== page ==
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Respir Med. 1990 Nov;84 Suppl A:19-23.

Structure-activity relationships of topically active steroids: the selection of fluticasone propionate.

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Glaxo Group Research Ltd, Greenford, Middlesex, U.K.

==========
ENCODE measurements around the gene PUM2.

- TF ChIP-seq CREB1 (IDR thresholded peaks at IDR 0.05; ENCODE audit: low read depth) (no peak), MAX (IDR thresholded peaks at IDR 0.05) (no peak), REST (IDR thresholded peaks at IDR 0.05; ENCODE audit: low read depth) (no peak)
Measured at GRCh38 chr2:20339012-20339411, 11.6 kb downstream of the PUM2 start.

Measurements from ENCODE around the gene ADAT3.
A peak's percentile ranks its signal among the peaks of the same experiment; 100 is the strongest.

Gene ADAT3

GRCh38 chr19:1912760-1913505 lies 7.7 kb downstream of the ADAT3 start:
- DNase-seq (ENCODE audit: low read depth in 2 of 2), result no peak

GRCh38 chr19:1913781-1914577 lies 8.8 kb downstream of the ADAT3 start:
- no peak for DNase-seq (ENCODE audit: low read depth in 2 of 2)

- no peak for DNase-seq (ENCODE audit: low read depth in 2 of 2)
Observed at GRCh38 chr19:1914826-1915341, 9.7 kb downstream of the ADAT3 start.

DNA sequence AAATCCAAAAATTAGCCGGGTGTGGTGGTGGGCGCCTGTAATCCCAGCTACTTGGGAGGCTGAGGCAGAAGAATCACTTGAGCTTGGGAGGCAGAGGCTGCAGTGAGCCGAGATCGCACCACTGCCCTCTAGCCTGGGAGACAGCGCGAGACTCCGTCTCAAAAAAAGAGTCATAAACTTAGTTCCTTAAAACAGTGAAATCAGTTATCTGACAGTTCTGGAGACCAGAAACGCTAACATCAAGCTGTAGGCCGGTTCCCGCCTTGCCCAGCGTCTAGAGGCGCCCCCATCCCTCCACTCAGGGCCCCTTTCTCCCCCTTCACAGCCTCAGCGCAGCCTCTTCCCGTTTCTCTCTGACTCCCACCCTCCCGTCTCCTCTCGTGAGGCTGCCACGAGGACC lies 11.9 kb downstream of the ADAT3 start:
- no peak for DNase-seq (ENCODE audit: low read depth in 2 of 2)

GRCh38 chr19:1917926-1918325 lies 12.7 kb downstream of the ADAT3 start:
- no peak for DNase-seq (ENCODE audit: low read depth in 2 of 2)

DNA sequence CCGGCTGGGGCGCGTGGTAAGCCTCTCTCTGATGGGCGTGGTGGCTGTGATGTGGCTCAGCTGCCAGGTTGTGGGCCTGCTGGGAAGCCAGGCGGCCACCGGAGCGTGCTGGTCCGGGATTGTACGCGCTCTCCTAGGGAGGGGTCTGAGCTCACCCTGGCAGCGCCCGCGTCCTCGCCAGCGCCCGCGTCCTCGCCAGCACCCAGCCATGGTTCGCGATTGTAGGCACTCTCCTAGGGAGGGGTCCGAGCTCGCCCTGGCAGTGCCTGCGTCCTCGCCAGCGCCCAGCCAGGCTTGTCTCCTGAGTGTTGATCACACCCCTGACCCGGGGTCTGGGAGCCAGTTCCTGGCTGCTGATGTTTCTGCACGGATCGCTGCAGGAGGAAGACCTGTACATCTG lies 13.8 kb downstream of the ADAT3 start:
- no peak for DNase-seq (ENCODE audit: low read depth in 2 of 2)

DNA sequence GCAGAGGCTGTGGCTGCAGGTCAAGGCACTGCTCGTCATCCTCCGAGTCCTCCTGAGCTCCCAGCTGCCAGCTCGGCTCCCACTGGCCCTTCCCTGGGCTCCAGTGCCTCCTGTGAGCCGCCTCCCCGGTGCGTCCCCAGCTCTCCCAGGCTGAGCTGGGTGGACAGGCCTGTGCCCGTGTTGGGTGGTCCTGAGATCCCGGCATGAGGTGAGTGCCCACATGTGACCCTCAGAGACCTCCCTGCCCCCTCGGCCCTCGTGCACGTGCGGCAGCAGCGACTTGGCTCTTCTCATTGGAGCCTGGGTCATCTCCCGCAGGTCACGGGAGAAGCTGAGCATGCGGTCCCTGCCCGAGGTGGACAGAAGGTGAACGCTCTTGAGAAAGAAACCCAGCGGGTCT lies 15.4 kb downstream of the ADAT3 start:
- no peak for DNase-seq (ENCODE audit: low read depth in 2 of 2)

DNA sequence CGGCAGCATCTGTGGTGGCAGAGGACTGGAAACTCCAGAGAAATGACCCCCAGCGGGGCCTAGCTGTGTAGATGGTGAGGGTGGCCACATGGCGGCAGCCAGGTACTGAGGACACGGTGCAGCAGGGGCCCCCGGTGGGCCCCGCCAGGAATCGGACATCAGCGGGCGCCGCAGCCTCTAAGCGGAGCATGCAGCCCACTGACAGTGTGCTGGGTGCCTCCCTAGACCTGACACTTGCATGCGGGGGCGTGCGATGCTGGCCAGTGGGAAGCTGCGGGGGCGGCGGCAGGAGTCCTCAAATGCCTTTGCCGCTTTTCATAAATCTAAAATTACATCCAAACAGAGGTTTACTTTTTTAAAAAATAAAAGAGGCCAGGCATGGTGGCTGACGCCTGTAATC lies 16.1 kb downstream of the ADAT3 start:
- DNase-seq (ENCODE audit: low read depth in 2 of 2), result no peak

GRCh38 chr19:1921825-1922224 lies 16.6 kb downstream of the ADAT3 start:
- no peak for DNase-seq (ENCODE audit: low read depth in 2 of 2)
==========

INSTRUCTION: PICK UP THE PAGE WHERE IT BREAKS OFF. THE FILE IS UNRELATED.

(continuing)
Although corticosteroids have long been known to be effective in the treatment of respiratory diseases, the wide range of unwanted side-effects with the systemic compounds prompted the development of safe, topically active analogues. Of these analogues, betamethasone 17-valerate, beclomethasone 17,21-dipropionate, budesonide, flunisolide and triamcinolone acetonide have been developed as aerosols for use in asthma and rhinitis with a great deal of success and very little detectable systemic activity. In attempts to avoid these minimal side-effects, further analogues were prepared. The steroid 17-carboxylates were extremely active topically when esterified, while the parent acids were inactive. Thus, it was possible that enzymic hydrolysis of the ester function would lead to systemic deactivation. The 17-carboxylate series was superseded by the corresponding carbothioates, particularly fluticasone propionate which showed unusually high topical anti-inflammatory activity in rodents but was almost inactive after oral administration. This lack of oral activity is attributed to hepatic first-pass metabolism to the corresponding 17-carboxylic acid, which is virtually inactive.

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